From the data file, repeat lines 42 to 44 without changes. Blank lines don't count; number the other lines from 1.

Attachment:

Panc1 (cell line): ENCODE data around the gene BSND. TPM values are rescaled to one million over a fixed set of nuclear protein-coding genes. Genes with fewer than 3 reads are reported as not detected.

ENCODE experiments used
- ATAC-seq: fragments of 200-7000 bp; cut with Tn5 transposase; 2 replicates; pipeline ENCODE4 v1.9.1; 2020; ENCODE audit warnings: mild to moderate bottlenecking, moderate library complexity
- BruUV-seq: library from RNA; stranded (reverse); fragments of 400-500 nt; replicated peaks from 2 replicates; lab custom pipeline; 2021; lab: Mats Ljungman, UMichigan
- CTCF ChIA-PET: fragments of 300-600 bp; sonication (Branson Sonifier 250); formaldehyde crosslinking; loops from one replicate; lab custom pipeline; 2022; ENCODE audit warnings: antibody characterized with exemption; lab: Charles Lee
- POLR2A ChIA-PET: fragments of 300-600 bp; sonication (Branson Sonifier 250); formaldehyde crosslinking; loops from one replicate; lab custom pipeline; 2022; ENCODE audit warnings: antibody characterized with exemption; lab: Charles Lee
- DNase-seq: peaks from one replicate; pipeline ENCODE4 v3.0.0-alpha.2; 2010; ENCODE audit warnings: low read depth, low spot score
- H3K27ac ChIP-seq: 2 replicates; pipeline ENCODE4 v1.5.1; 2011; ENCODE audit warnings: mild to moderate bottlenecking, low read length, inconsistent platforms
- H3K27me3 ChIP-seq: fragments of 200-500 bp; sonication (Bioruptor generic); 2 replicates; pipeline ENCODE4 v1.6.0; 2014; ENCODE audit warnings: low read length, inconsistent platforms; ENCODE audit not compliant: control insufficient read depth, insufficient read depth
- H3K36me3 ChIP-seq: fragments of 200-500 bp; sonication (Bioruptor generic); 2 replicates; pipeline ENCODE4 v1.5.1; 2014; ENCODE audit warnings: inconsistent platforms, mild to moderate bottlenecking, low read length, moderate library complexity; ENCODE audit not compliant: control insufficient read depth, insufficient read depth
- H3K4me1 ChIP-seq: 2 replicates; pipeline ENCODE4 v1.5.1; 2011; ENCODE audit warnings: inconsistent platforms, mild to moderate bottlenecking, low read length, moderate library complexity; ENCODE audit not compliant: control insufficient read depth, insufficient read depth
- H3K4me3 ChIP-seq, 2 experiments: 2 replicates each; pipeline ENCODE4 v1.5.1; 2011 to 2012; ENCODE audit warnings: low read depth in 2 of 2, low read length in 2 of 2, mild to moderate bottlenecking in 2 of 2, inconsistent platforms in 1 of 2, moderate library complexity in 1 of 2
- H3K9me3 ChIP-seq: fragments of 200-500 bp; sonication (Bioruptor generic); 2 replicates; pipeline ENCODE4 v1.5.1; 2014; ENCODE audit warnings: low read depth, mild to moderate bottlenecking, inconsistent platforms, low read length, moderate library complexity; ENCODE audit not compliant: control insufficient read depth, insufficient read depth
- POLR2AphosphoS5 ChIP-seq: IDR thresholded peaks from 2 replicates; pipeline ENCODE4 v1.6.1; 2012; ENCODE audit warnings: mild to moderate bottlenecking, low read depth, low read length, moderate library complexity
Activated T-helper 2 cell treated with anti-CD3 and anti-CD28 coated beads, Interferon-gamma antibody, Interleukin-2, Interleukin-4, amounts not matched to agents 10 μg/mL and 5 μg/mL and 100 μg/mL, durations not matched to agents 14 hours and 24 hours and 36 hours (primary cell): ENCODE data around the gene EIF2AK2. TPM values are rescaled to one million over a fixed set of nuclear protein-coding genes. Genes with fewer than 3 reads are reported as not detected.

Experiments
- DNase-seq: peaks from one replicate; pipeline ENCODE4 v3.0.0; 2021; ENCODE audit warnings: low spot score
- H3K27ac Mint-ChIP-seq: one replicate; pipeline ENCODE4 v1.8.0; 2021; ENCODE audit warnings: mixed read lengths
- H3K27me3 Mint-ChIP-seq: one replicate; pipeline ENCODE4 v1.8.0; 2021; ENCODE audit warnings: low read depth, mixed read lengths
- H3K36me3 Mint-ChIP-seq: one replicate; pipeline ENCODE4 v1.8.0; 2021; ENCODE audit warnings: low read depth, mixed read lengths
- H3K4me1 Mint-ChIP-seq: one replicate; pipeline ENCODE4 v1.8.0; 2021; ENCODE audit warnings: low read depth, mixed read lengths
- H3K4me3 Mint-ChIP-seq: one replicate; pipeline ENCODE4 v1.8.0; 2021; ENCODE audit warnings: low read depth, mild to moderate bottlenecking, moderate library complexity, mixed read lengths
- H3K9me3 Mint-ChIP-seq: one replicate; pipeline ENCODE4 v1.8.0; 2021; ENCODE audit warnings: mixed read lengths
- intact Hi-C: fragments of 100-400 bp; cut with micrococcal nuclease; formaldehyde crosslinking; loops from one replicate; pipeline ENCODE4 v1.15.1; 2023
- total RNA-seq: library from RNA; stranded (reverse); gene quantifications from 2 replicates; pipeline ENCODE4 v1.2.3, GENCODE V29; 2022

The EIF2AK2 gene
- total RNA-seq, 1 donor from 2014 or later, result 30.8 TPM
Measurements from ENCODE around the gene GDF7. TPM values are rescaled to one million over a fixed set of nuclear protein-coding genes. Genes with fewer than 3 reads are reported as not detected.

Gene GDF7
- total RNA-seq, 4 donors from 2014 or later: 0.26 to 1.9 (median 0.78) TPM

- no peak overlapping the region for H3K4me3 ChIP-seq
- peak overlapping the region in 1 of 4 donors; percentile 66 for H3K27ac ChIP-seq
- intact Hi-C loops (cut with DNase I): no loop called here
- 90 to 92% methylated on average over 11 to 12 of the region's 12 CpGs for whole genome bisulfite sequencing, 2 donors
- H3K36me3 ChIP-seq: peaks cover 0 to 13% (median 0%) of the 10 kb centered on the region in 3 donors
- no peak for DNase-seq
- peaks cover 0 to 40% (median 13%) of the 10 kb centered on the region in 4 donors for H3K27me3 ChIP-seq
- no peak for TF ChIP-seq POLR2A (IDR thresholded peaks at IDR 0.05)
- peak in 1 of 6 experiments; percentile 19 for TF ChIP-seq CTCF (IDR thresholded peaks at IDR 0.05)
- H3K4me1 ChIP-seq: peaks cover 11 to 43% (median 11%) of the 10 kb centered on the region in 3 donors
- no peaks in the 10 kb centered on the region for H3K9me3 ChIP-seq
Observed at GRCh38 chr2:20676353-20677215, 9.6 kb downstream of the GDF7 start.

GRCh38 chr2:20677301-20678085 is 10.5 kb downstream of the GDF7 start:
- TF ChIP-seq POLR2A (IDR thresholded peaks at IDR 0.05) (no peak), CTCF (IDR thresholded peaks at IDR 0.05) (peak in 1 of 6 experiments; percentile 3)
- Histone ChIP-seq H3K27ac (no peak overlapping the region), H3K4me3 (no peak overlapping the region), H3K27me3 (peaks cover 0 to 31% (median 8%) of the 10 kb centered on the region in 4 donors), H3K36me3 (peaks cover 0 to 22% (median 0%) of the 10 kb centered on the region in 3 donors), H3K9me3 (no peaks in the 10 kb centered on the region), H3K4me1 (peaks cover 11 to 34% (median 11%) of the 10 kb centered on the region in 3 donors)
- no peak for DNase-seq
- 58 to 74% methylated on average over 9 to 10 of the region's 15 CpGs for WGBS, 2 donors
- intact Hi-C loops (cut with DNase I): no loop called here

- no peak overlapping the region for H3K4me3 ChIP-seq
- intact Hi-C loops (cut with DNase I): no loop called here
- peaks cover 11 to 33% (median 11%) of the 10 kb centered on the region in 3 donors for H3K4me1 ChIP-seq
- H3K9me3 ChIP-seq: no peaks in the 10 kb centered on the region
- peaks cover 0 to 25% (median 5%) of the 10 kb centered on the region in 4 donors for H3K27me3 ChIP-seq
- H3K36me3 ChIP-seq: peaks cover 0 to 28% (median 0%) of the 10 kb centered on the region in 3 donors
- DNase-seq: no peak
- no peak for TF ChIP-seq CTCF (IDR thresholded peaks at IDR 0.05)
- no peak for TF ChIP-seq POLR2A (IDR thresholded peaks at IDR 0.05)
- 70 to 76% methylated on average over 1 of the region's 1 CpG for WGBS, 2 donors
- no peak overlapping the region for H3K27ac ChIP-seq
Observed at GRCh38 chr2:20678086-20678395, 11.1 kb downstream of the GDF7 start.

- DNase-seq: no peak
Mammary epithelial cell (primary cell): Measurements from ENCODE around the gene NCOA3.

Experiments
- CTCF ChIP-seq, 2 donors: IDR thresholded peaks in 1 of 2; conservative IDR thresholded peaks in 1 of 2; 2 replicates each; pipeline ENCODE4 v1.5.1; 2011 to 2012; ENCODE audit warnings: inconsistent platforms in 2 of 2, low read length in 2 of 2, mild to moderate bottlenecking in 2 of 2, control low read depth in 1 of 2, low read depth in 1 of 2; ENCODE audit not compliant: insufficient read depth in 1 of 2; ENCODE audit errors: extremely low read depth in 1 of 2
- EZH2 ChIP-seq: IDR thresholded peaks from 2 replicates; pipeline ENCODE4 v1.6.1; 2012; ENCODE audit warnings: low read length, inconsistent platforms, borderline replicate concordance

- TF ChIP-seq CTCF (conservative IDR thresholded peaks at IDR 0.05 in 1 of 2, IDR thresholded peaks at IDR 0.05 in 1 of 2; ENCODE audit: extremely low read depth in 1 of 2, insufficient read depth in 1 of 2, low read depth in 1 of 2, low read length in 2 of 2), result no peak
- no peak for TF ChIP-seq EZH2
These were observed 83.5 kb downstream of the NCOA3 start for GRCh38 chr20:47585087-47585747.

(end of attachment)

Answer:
Observed at GRCh38 chr2:20676353-20677215, 9.6 kb downstream of the GDF7 start.

GRCh38 chr2:20677301-20678085 is 10.5 kb downstream of the GDF7 start:
- TF ChIP-seq POLR2A (IDR thresholded peaks at IDR 0.05) (no peak), CTCF (IDR thresholded peaks at IDR 0.05) (peak in 1 of 6 experiments; percentile 3)